July 24, 2012

I'm Back with a Brand-New Invention

Its only taken me a shade under two months, but I'm back. We are moved in, (mostly) unpacked, and trying to figure out if we can somehow manage to stay in this house forever to avoid moving (and all the work and expenses that go along with it) ever again.

If you've ever bought a house that wasn't completely turn-key when you moved in, then you know some of the things that we have been dealing with. Some things you know to look for and can take into account when making your list of items you need to fix/address. But, some things, even if you have an inspection done, you just cannot foresee and don't think to look for.

"Wait, so you're telling me there isn't a single outlet on that entire wall?"

"Umm, I really wish they would have put all of the window screens back in the 'down' position after they finished painting."

"The master closet is huge, but where do we put our clothes?"

That last one was the genesis for this blog's topic. Walk-in closet? Check. Anything to hang your clothes on? Houston we have a problem.

The good news is we had a nifty little built-in shoe rack. The bad news is...that's about all we had. And, before you point out that at least we have the bracket on the wall to hang a rod, know that we only had one bracket for each side of the closet, aka useless.

Normal people would've done one of two things here: 1) hire a professional to install a custom closet, or 2) buy an organizer unit at one of the Big Box stores. #2 can be affordable, but it can also look cheap and assembly is still required. Court begged and pleaded for me to choose option #1, but my pride and my wallet screamed no. You can do this. You just need a plan to work from (thanks Ana-White.com!), some essential tools, basic competence with said tools and time and patience to spare. I could've done this for less than $150, but since I splurged on metal closet rods instead of wood and because I wanted the shelving units to be floor-to-ceiling and extra-wide, I incurred some additional materials costs.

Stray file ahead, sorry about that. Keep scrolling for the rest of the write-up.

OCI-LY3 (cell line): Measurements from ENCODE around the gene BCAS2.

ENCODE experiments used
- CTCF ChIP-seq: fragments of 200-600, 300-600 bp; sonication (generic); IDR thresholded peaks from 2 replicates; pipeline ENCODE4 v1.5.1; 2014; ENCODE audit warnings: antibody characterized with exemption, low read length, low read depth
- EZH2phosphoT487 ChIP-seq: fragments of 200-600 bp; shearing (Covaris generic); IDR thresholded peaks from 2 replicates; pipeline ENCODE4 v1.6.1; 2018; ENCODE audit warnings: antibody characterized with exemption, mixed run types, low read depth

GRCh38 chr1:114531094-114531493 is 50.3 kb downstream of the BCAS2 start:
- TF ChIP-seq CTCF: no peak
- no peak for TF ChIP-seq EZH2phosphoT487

I'll give you the Cliff's Notes version in easy steps
Step 1: Measure, check your measurements, then measure again
Step 2: Cut
Step 3: Find your studs and use them
Step 4: Paint

I wish I could say it was just that simple. Some of it is trial-and-error and some of the errors will drive you batsh$t crazy. But, if you like a challenge, and you like saving hundreds of dollars on contractor labor and materials upcharges, then give it a shot.

Knowledge Bomb # 347: If you want a new toy, convince your wife that the toy in question is absolutely essential to the task at hand and that it will save you money in the long run. You know, say you wanted (needed)  a new air compressor/nailgun combo. Hypothetically, of course...
Sweet sassy mollassy, this is gonna be fun
Below is the progression of the project, or at least the steps where I remembered to stop for a photo opp. I just wish the camera could capture the sheer scope of the project and all of its storage double-hung rod awesomeness.

SEXY UPDATE: Complete with furniture and mirror